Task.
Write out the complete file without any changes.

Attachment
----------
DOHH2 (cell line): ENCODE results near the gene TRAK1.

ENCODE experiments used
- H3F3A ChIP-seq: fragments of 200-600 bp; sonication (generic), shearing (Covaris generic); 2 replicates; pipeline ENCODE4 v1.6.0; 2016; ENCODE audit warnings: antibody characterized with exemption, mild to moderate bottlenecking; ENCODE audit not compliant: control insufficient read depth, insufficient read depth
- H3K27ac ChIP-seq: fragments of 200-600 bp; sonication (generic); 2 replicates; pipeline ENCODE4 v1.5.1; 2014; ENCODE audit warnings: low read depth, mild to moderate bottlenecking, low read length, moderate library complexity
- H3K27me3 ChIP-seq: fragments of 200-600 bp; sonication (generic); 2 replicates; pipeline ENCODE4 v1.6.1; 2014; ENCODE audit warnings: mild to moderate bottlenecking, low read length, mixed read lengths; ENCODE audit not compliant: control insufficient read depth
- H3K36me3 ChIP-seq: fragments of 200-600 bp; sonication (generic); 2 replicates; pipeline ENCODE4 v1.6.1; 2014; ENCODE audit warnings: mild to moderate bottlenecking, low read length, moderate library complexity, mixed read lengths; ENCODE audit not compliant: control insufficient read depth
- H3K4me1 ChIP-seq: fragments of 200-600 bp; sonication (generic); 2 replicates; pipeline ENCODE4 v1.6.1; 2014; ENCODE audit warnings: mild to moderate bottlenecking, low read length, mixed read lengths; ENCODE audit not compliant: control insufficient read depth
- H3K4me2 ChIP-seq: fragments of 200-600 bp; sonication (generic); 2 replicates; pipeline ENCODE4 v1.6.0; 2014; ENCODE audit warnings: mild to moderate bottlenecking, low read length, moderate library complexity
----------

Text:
DOHH2 (cell line): ENCODE results near the gene TRAK1.

ENCODE experiments used
- H3F3A ChIP-seq: fragments of 200-600 bp; sonication (generic), shearing (Covaris generic); 2 replicates; pipeline ENCODE4 v1.6.0; 2016; ENCODE audit warnings: antibody characterized with exemption, mild to moderate bottlenecking; ENCODE audit not compliant: control insufficient read depth, insufficient read depth
- H3K27ac ChIP-seq: fragments of 200-600 bp; sonication (generic); 2 replicates; pipeline ENCODE4 v1.5.1; 2014; ENCODE audit warnings: low read depth, mild to moderate bottlenecking, low read length, moderate library complexity
- H3K27me3 ChIP-seq: fragments of 200-600 bp; sonication (generic); 2 replicates; pipeline ENCODE4 v1.6.1; 2014; ENCODE audit warnings: mild to moderate bottlenecking, low read length, mixed read lengths; ENCODE audit not compliant: control insufficient read depth
- H3K36me3 ChIP-seq: fragments of 200-600 bp; sonication (generic); 2 replicates; pipeline ENCODE4 v1.6.1; 2014; ENCODE audit warnings: mild to moderate bottlenecking, low read length, moderate library complexity, mixed read lengths; ENCODE audit not compliant: control insufficient read depth
- H3K4me1 ChIP-seq: fragments of 200-600 bp; sonication (generic); 2 replicates; pipeline ENCODE4 v1.6.1; 2014; ENCODE audit warnings: mild to moderate bottlenecking, low read length, mixed read lengths; ENCODE audit not compliant: control insufficient read depth
- H3K4me2 ChIP-seq: fragments of 200-600 bp; sonication (generic); 2 replicates; pipeline ENCODE4 v1.6.0; 2014; ENCODE audit warnings: mild to moderate bottlenecking, low read length, moderate library complexity